Chelsea boss Sarri wants Isco to play with Hazard – not replace himby Paul Vegas10 months agoSend to a friendShare the loveChelsea boss Maurizio Sarri wants to sign Isco to play with Eden Hazard – not replace him.The Sun says Chelsea are readying a £70m bid for Real Madrid midfielder Isco.Sarri sees Real Madrid maestro Isco, 26, as the perfect foil for the Belgian.As a creative midfielder with brilliant technical ability, Isco would no doubt slot in seamlessly to ‘Sarriball’ at Stamford Bridge.And the plan for the Italian gaffer is to use Isco, who plays mainly on the left-wing, to allow Hazard to flourish in his new central role.They will make a £70m bid for him today with the hope of securing a £250,000-a-week, four-and-a-half-year contract in the first week of January. TagsTransfersAbout the authorPaul VegasShare the loveHave your say
Maguire tells Man Utd fans: Goals coming soonby Freddie Taylora month agoSend to a friendShare the loveHarry Maguire is confident he’ll break his Manchester United scoring duck. The summer signing has yet to score in six Premier League appearances for United. Speaking ahead of Monday’s clash with Arsenal, Maguire said: “I see myself as a threat.”I’ve had a couple of headers this year up to now and I’m sure to get on the end of many more crosses and create chances in the box. It’s something I take pride in as I work on it on the training pitch. “I like to say I’ll chip in with some goals to help the team out in terms of getting some good results.” About the authorFreddie TaylorShare the loveHave your say
oklahoma no 1 in both college basketball pollsThe Oklahoma Sooners, sporting a 15-1 record after knocking off both Oklahoma State and West Virginia last week, are your new No. 1-ranked college basketball team. OU made the jump Monday in both the AP Poll and the Coaches’ Poll, replacing Kansas, which lost to the aforementioned Mountaineers. The Jayhawks dropped to No. 3 in both polls – with North Carolina coming in at No. 2. There was a major shakeup in both polls this week, considering the fact that 16 of the top 25 teams in the land (per the AP Poll) lost games.In 1 week, 16 of the AP Top 25 teams have lost a game. Welcome to College Basketball. pic.twitter.com/l47tBWc02e— ESPN College BBall (@ESPNCBB) January 17, 2016Here are the AP Poll rankings. You can see more over at the Associated Press.1. Oklahoma2. North Carolina 3. Kansas4. Villanova5. Xavier6. West Virginia7. Maryland8. SMU9. Iowa10. Texas A&M11. Michigan State12. Arizona13. Virginia13. Baylor15. Miami (FL)16. Providence17. Louisville18. Butler19. Iowa State20. Duke21. USC22. Purdue23. Kentucky24. South Carolina25. Indiana …and here are the Coaches’ Poll rankings, released by USA Today.1. Oklahoma2. North Carolina 3. Kansas4. Villanova5. Maryland6. Xavier7. West Virginia8. Texas A&M9. Iowa10. Michigan State11. Arizona12. Duke13. Virginia14. Miami (FL)15. Baylor16. Louisville17. Providence18. South Carolina19. Kentucky20. Pittsburgh21. Iowa State22. Purdue23. Indiana24. Butler25. USCOklahoma begins its reign at No. 1 with a tough game on the road against No. 19 Iowa State tonight.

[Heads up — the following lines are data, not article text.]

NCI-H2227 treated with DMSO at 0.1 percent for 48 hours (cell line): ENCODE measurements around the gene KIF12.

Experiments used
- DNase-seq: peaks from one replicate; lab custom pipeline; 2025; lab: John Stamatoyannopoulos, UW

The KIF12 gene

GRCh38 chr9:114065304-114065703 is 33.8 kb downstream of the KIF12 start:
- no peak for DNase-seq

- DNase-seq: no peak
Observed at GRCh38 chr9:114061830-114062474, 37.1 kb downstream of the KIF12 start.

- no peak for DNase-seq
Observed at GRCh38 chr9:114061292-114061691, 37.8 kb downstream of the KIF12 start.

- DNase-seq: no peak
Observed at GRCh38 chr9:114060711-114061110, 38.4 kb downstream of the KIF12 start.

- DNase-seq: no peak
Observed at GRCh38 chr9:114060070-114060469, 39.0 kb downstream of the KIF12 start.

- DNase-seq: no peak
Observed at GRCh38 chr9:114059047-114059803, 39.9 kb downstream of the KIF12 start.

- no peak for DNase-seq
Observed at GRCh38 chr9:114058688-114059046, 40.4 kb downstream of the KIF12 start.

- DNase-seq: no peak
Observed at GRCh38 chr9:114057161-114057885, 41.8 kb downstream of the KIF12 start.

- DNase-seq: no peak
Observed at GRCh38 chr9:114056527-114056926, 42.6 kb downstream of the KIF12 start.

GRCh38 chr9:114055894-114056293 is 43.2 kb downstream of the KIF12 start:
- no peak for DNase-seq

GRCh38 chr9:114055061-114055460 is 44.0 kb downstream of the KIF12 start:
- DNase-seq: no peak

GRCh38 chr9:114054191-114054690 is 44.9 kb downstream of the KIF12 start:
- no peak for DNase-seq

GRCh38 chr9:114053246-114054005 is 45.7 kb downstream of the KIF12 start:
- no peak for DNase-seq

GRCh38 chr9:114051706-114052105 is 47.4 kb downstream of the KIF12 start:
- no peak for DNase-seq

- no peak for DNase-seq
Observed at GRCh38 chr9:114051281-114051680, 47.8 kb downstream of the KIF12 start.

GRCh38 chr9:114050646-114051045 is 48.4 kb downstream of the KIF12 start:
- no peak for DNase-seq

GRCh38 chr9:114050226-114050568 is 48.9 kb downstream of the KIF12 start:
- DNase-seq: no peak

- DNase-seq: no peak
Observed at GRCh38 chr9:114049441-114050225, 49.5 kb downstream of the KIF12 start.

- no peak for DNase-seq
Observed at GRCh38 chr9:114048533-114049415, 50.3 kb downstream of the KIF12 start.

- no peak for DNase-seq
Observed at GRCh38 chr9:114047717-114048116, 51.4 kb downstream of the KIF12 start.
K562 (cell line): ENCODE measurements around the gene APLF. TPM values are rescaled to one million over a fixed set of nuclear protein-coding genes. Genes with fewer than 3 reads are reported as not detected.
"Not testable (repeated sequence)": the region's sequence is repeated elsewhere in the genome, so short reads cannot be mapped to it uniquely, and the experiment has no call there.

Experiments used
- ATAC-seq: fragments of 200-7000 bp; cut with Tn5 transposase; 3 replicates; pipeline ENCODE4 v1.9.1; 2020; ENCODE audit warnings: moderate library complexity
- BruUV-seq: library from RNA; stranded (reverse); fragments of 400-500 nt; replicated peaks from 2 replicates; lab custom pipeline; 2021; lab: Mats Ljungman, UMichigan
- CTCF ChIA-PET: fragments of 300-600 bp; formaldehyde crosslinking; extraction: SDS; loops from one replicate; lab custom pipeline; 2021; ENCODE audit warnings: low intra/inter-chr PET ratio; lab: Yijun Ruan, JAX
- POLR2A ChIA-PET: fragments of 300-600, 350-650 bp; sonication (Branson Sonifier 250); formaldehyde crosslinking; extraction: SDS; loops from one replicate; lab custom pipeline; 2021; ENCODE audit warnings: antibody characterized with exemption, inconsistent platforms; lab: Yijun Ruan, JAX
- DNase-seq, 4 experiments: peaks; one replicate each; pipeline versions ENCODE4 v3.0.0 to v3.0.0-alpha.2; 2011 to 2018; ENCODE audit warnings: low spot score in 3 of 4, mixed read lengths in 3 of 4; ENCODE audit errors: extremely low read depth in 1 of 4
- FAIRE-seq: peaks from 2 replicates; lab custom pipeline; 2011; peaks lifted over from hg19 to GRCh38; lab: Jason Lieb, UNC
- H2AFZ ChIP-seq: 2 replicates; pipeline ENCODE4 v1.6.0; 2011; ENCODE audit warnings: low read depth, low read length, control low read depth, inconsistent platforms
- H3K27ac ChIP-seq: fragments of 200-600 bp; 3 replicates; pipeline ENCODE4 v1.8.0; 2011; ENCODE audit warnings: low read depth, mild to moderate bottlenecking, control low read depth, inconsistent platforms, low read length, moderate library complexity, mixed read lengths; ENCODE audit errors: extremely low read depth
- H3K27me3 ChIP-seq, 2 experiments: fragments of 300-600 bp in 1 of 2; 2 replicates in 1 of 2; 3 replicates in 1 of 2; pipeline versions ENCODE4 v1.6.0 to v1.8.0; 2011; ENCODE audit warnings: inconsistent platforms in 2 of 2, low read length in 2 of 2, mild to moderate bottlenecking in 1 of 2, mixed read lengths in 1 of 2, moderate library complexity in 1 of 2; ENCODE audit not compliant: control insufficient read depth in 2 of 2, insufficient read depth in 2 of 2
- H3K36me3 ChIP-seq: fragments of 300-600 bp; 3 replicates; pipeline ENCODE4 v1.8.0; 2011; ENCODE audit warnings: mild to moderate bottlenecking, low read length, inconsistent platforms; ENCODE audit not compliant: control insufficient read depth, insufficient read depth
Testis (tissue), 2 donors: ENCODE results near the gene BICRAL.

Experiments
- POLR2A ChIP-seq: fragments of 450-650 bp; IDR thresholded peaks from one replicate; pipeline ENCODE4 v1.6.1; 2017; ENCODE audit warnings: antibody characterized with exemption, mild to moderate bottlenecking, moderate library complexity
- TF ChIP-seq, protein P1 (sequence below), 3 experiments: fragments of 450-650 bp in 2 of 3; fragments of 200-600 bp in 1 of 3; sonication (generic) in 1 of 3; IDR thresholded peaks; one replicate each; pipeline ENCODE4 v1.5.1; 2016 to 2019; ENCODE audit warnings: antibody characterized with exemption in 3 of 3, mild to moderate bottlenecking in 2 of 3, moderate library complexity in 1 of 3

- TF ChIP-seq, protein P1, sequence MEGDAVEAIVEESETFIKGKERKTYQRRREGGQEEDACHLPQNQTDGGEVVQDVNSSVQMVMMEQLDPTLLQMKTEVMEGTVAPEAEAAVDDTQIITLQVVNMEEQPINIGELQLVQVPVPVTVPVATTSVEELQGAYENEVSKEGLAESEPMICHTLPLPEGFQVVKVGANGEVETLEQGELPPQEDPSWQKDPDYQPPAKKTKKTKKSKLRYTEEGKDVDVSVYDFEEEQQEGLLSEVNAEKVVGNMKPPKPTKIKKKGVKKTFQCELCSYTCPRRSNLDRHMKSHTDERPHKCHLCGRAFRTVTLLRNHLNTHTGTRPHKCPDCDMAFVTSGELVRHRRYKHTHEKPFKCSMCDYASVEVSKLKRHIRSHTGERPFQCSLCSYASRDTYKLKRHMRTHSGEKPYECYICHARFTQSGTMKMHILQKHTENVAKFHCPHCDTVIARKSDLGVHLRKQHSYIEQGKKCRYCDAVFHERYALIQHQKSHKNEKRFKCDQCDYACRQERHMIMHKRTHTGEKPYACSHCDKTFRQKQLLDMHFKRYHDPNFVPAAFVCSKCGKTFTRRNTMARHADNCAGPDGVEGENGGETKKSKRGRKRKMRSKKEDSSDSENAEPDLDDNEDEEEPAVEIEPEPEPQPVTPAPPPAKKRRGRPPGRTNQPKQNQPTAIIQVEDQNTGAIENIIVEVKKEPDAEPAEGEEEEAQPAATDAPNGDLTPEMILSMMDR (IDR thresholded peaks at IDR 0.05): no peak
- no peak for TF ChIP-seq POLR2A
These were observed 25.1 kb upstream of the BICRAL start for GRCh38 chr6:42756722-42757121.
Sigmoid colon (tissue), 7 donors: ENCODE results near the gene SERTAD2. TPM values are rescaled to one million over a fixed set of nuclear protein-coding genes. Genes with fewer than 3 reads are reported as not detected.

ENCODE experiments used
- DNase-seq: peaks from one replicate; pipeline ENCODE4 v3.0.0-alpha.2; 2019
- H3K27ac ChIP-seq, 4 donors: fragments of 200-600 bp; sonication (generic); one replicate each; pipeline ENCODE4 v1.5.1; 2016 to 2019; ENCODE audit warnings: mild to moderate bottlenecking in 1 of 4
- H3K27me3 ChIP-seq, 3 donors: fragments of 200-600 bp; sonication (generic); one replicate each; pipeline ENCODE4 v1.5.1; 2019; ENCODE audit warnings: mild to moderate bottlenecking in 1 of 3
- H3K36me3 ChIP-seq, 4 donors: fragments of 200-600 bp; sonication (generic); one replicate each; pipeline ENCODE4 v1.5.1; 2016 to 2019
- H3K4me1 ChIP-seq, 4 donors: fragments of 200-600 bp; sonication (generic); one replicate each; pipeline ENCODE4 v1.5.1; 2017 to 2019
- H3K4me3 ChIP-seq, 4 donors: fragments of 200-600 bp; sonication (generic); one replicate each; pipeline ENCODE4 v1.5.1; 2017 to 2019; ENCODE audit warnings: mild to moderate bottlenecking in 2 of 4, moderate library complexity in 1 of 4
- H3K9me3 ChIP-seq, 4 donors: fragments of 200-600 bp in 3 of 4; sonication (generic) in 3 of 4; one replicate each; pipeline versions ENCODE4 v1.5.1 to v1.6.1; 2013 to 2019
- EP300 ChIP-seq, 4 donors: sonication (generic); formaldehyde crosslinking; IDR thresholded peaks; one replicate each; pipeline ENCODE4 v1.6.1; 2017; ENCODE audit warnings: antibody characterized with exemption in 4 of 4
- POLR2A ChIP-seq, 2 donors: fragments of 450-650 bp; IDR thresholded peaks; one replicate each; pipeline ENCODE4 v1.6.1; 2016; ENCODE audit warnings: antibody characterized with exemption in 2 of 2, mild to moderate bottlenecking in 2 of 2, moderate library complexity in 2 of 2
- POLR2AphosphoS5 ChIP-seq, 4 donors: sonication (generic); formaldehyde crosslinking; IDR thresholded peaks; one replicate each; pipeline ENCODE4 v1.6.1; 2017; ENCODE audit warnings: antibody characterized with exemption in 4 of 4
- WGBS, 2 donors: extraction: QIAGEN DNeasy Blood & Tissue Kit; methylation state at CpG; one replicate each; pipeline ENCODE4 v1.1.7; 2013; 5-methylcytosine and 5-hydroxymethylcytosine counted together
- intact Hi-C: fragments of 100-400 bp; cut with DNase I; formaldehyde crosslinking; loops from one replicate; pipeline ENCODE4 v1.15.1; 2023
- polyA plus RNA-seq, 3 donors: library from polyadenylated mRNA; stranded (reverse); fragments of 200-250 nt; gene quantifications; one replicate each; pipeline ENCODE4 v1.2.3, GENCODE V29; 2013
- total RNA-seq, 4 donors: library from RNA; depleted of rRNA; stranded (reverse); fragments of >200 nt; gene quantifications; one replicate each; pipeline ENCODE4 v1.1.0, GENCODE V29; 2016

Advertisement LEAVE A REPLY Cancel replyLog in to leave a comment Advertisement Login/Register With: To say the The Tale of a Town struck a nerve with Canadians is clearly an understatement. After making a number of Tales around Ontario, in 2014 the pair turned it into a national project and have since made shows about and for every province and territory in the country. They’ve raised over half a million dollars in government and foundation support and employed 119 artists along the way.READ MORE Facebook Advertisement In 2008, Lisa Marie DiLiberto had an idea: to make a theatre production celebrating Canadian main streets and downtowns. This came to her while touring across Canada, but she decided to make the new production about the neighbourhood she was then living in: Parkdale.Among the team that she brought together was Charles Ketchabaw, a theatre technician with a background in radio. The production they made, The Tale of a Town, gathered oral histories from people living in Parkdale and presented them in a storefront theatre, using a combination of live actors and recorded media.Nearly a decade, 124 towns, 3,259 interviews, 157 performances, one marriage and two kids later, DiLiberto and Ketchabaw are bringing The Tale of a Town — Canada to Theatre Passe Muraille next week, as part of a nationwide tour that visits Milton, St. Catharines, Kingston and Burlington early next year. Lisa Marie DiLiberto and her husband Charles Ketchabaw gather information and recollections about main streets and downtowns across Canada for their Tale of a Town theatre series. (TINA LIETTE) Twitter